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Police charged GeoHot as if his THC chocolates were solid marijuana

Renowned hardware hacker and iDevice-jailbreaker extraordinaire George "GeoHot" Hotz, 22, has been arrested and booked for possessing marijuana.  

These days GeoHot is working at Facebook and is an active member of Facebook-sponsored "Chronic Dev Team", which works to "free your iPad and iPhone".   Travelling from home in Cali, GeoHot was cruising into Texas in the western-border town and census site of Sierra Blanca on his way to speak at the renowned entertainment and digital lifestyle festival South by Southwest, which is held every year in Austin, a city in central-Texas.

While the hot question on everyone's mind may be whether the famed hacker was "hot boxing", we may never know.

What is known is that the town's police, expecting the rush of festival participants driving in from California were screening all cars with drug sniffing dogs.  The dogs apparently became extra excited at GeoHot's car, and sure enough he had some of "the chronic" in his car -- enough to reportedly earn him a felony possession charge.

Taken downtown, he was booked at the station (likely he did not get the opportunity to test his IRL jailbreaking skills), and then released on $1,500 USD bond.

But GeoHot might be in good shape -- apparently the officer goofed.  He had approximately 1/4 oz. of marijuana and chocolate edibles equivalent to less than 1/8 oz.  However, the officers weighed the chocolate as if it was pure marijuana, hence how he received the felony possession.  This led the officers to then estimate the value of GeoHot's "special" chunky chocolate truffle at $800 USD, rather than the $15 USD he reportedly paid for it.

As a reader pointed out, nonsensical as it may be, this is actually how the Texas penal code works -- anything with a drug in it, is counted as a drug when waying for determination of a felony.  GeoHot is only fortunate he didn't have a couple more chocolates or he might be looking at a 3rd degree felony and some serious prison time. (The threshold for a 3rd degree felony is 1 oz.)

The whole incident casts in a whole new light GeoHot's surprisingly funny and solid "rap retort" to Sony Corp.'s (TYO:6758lawsuit against him for jailbreaking the PlayStation 3:

America is a rather funny nation where both of its last two presidents openly admitted to smoking marijuana, yet it remains an imprisonable felony in many regions to possess the potent plant.  While peer-reviewed studies published in medicine's most prestigious journals found marijuana to be less harmful than alcohol and tobacco, it remains illegal in America.  In fact marijuana has been found to have mild beneficial effects.

Source: Above the Law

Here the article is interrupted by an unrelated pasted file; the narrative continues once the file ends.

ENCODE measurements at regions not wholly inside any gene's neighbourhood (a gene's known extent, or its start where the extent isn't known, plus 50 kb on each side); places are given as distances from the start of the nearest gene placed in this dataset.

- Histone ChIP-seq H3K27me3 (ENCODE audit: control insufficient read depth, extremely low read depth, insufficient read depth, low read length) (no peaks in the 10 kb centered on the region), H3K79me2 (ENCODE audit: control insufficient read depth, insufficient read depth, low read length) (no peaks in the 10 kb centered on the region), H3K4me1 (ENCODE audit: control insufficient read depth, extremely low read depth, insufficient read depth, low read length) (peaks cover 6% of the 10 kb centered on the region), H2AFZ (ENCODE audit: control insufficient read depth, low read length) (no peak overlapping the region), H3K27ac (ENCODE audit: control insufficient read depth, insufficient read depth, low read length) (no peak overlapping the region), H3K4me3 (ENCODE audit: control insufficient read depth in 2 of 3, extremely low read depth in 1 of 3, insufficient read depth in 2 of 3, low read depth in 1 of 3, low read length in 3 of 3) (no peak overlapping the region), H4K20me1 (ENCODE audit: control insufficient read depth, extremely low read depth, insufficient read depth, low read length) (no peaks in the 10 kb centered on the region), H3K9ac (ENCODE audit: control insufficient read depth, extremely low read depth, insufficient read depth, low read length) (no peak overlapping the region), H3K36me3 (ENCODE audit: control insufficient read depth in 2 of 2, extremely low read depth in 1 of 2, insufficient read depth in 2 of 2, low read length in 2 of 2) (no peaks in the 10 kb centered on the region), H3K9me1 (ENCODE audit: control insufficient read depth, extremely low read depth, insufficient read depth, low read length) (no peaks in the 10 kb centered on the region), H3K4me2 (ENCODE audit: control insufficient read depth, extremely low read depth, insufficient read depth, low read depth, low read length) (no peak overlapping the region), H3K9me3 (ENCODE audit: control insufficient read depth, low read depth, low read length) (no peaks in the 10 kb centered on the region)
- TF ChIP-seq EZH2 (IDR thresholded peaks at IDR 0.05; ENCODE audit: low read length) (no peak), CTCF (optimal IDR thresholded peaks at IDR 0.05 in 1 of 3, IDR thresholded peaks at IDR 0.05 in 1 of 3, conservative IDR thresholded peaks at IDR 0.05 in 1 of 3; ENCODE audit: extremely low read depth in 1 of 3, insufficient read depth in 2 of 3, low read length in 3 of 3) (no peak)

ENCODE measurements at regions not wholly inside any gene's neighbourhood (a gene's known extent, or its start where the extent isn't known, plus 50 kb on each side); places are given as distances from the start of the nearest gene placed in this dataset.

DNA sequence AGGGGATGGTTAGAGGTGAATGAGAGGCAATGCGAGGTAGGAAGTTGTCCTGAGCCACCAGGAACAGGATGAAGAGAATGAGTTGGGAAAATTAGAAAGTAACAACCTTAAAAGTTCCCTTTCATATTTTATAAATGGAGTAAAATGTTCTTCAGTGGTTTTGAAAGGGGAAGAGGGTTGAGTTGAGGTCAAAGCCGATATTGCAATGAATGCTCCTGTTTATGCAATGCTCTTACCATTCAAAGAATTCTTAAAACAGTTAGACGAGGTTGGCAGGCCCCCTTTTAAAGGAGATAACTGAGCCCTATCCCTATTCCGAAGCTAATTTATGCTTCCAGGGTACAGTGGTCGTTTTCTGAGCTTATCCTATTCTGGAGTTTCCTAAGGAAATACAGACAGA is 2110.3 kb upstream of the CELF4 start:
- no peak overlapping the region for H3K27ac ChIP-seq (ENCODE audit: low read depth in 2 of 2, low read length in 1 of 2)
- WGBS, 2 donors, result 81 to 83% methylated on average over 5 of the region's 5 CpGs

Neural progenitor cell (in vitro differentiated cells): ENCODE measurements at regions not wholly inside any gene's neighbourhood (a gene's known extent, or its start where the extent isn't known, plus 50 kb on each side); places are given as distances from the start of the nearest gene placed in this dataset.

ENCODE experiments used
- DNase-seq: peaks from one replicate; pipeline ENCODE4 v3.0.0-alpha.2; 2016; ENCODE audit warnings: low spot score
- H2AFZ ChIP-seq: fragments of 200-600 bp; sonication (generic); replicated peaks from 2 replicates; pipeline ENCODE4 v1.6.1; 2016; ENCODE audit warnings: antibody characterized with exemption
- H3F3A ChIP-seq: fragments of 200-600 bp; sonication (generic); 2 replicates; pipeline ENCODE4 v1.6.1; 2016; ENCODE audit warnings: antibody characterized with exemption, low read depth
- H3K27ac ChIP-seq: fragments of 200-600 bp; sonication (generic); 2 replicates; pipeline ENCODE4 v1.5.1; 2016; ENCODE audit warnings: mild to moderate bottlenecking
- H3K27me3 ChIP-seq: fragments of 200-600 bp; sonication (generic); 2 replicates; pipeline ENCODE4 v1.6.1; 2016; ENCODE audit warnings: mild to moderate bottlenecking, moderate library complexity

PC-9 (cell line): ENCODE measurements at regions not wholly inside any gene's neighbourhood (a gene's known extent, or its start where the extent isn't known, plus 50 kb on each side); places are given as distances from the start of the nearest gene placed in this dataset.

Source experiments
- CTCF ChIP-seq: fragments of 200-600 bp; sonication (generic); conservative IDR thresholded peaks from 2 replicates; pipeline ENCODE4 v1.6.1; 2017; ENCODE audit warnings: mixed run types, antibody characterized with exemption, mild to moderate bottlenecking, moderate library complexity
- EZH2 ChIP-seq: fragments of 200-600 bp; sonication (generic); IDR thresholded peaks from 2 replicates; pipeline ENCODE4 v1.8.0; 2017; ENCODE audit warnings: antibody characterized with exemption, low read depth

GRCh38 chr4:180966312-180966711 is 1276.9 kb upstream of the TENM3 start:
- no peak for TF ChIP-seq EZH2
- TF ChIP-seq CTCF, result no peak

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RE: One does wonder...
By Simonova on 3/15/2012 12:13:54 PM , Rating: 2
The trouble is, you can't avoid the bible belt - this is where all the good stuff is!

RE: One does wonder...
By Keeir on 3/15/2012 1:04:34 PM , Rating: 2
While a funny headline there are a few important things to point out in that article

#1. It refers to paid porn subscriptions
#2. It refers to rate per broadband internet buyers

They noticed a few other correlations, such as age and income.

So called "Bible Belt" and "Red" states often have lower rates of broadband usage. Broadband usage is highest among the young and better off. These trends are even more exaggerated in these states.

Yet I see no attempt by the article to level set the data for these trends.

I also have an issue with the article here

States where a majority of residents agreed with the statement "I have old-fashioned values about family and marriage," bought 3.6 more subscriptions per thousand people than states where a majority disagreed. A similar difference emerged for the statement "AIDS might be God's punishment for immoral sexual behaviour."


The biggest consumer, Utah, averaged 5.47 adult content subscriptions per 1000 home broadband users; Montana bought the least with 1.92 per 1000. "The differences here are not so stark," Edelman says.

So the -average- difference between states with two views was greater than the -maximum- difference? This smells fishy and makes me wonder about the rest of the methodology.

All in all, since around ~36% of internet users view pornography at least occasionally, it seems like a statement such as

"Conservatives more likely to pay for pornography" is more apt conclusion to the study. Though looking the summery, I doubt there would be any significant trends once the whole per broadband subscriber issue is accounted for...

RE: One does wonder...
By ppardee on 3/15/2012 1:53:22 PM , Rating: 2
"Conservatives more likely to pay for pornography" is more apt conclusion to the study.

That's not even a valid conclusion. Unless you know the ideology of the people who are consuming the service (which I STRONGLY doubt) all you can say is that states with a high population of voters who vote for Republicans in the last election are more likely to pay for pornography. It is just as likely, however, that the people who are paying for the porn are liberals.

So, my conclusion (which is just as valid as the one you stated) is "Liberals in areas with a high percentage of conservatives are more likely to pay for pornography." Of course, both statements are bunk.

"When an individual makes a copy of a song for himself, I suppose we can say he stole a song." -- Sony BMG attorney Jennifer Pariser

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